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If Al-Queda were on steroids, would the House pass FISA fixes?

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Pelosi’s Reckless Gamble on FISA

If Al-Queda were on steroids, would the House pass FISA fixes?

With great fanfare, House Speaker Nancy Pelosi announced her agenda for her first 100 hours last January. One of the seven things she promised to do was to enact all the remaining recommendations of the 9-11 Commission. One year later, with few of those items accomplished, Pelosi is gambling recklessly that terrorists will miss the opportunities given them by the House’s failure to pass essential fixes to the Foreign Intelligence Surveillance Act. 

When the 9-11 Commission’s report came out in July 2004, its most scathing criticism of the intelligence community was for failing to “connect the dots:” to cooperate in gathering, analyzing and using the information we have on terrorists’ intentions and capabilities. The “connect the dots” mantra was the basis for legislative reorganizations of the intelligence community, including the creation of the new Director of National Intelligence to coordinate all the agencies and the role of the new Department of Homeland Security in analyzing intelligence on terrorist threats. 

But before you “connect the dots” you have to gather them. The National Security Agency’s terrorist surveillance program, created in secret by presidential order, was enormously successful in intercepting cell phone calls, e-mails and other electronic communications between terrorists and their sympathizers. It resulted in the gathering of huge amounts of data and the interdiction of a number of terrorist attacks. It has also helped battlefield operations in Iraq and Afghanistan because the separation of national intelligence gathering assets and armed forces operations has — wisely — been almost completely eliminated.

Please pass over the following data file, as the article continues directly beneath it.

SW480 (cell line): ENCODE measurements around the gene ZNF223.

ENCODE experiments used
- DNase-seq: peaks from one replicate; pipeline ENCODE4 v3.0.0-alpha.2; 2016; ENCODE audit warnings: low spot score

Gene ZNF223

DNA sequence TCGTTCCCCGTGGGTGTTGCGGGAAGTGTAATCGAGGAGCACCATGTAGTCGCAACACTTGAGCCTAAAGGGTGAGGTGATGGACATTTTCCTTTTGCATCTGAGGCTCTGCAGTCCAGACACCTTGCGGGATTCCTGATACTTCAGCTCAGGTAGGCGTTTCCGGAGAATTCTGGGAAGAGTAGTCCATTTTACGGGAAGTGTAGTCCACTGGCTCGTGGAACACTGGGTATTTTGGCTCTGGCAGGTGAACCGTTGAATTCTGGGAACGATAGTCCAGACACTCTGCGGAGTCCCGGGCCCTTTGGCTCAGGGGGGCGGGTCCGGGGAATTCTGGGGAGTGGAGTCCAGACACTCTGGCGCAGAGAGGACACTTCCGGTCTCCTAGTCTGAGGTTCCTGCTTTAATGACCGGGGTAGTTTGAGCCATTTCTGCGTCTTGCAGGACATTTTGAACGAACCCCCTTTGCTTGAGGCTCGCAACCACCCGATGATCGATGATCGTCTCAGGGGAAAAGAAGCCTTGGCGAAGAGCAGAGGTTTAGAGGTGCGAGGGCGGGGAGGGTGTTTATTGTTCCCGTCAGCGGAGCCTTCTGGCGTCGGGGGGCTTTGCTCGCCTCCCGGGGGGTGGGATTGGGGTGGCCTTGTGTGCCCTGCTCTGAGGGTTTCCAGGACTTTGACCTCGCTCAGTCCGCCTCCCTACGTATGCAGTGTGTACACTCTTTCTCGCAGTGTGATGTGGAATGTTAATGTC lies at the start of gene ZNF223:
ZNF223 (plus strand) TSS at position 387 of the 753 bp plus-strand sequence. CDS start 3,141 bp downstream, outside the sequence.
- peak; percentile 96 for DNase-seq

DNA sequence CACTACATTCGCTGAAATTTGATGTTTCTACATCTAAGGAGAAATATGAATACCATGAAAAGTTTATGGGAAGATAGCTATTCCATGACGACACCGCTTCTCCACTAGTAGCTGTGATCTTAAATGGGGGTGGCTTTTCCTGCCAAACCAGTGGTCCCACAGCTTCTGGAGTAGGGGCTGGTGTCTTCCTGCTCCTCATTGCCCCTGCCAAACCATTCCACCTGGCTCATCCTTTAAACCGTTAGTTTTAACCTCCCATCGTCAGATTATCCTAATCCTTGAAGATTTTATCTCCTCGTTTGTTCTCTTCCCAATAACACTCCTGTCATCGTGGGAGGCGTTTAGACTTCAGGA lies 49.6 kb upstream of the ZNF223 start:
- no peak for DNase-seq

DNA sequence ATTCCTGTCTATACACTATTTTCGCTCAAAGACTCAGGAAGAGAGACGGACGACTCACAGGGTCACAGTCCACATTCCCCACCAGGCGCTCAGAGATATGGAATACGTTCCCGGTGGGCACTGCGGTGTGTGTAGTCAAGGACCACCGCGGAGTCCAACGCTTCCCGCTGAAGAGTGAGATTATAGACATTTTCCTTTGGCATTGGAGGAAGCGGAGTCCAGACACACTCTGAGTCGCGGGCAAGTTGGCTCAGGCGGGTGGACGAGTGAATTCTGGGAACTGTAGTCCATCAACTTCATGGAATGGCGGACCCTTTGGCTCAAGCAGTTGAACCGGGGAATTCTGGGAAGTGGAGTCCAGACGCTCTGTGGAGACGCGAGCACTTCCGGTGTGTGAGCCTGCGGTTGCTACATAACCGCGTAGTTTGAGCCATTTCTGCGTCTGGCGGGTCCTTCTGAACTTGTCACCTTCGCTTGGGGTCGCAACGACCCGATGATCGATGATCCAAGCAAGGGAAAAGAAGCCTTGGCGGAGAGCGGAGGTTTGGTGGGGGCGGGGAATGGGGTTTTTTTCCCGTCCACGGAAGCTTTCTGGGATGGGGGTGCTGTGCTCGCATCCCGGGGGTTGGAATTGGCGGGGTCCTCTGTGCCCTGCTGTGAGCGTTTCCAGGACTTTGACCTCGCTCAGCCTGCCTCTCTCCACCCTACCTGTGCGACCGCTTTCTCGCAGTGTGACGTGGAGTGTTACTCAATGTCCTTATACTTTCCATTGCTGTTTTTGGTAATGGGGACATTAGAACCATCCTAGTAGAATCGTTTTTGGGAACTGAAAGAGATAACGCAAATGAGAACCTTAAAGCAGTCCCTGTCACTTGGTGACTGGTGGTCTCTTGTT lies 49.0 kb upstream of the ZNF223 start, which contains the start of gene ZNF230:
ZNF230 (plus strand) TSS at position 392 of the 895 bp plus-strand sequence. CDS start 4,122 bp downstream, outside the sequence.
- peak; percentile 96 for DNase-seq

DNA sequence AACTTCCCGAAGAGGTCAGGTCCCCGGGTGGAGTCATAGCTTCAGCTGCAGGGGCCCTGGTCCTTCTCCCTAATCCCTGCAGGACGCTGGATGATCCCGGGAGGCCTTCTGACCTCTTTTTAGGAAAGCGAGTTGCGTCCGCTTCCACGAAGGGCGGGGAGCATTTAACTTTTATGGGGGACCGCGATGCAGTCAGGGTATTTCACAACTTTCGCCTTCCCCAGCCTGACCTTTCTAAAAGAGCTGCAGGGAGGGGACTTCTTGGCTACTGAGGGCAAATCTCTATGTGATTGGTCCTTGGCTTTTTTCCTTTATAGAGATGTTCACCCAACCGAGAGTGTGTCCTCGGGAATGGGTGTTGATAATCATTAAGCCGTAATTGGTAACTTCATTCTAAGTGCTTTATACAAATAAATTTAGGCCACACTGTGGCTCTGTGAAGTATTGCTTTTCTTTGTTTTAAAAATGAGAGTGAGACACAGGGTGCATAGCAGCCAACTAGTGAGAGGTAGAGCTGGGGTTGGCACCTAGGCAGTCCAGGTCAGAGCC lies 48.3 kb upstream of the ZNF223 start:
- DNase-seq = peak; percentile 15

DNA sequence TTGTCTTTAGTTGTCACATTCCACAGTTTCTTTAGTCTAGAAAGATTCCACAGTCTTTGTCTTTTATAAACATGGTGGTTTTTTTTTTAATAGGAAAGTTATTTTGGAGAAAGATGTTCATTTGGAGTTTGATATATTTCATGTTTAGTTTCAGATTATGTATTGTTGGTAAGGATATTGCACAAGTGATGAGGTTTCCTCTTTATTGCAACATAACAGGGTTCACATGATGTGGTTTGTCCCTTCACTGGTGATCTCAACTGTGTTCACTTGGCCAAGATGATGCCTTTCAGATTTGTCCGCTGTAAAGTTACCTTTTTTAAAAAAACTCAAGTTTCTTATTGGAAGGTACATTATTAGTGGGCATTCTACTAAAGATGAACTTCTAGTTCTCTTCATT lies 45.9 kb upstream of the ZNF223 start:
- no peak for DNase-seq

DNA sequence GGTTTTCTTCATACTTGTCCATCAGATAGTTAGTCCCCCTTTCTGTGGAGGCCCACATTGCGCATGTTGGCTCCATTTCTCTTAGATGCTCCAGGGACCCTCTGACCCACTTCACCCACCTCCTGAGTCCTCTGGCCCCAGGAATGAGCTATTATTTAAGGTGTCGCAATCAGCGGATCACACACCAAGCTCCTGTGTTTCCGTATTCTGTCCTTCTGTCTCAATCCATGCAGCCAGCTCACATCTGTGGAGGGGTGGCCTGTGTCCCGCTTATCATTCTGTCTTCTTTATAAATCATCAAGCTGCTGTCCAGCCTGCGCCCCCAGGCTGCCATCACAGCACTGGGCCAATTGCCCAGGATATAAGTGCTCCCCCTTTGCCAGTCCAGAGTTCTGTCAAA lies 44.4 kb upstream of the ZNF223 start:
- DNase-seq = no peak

That NSA top secret program suffered two damaging blows. First, its effectiveness was reduced when the New York Times published its existence, despite direct pleas from the White House. Second, a secret decision by the FISA court this time last year imposed a new requirement that a FISA court warrant be obtained before NSA could listen to communications even between foreigners overseas if the communication passed through US-located computers and switching equipment.

The decision effectively blocked surveillance on new “targets” — people, specific telephone numbers and e-mail addresses — without FISA warrants. The effect on our intelligence gathering was so devastating that in April 2007, DNI Adm. Mike McConnell went in person to the leaders of the Senate Select Committee on Intelligence leaders — Sens. Jay Rockefeller (D-W.V.) and Christopher (“Kit”) Bond (R-Mo.) — and asked for urgent action to fix the problem. Working through partisan wrangling took until August 3, when a patchwork fix was passed on the eve of a Congressional recess.

In the interim, Sen. Bond told me in an interview last Friday, we had, “…gone about four months without being able to go after any new targets.” Now — because Pelosi blocked the vote and allowed the August fixes to expire — we’re back to where we were last April: unable to gather intelligence from new “targets.” It’s a license for bin Laden and his terrorists to communicate without fear of interception.

Nancy Pelosi and the most of the House Democrats are erasing the dots, not helping intelligence analysts to connect them. Last week Pelosi blocked a vote by which the House would have passed the bipartisan Senate version of the Foreign Intelligence Surveillance Act reforms legislation essential to fixing the problem created by the FISA court and keeping the National Security Agency’s terrorist surveillance program going. Pelosi did that despite a letter she received from most of the “Blue Dog” Democrats telling her they’d vote for the Senate bill. Added to Republican numbers, the Blue Dogs’ votes would have enabled Pelosi to pass the bill on a simple majority vote. 

Instead, she killed the effort, the House recessed and the August patchwork FISA legislation expired on Saturday.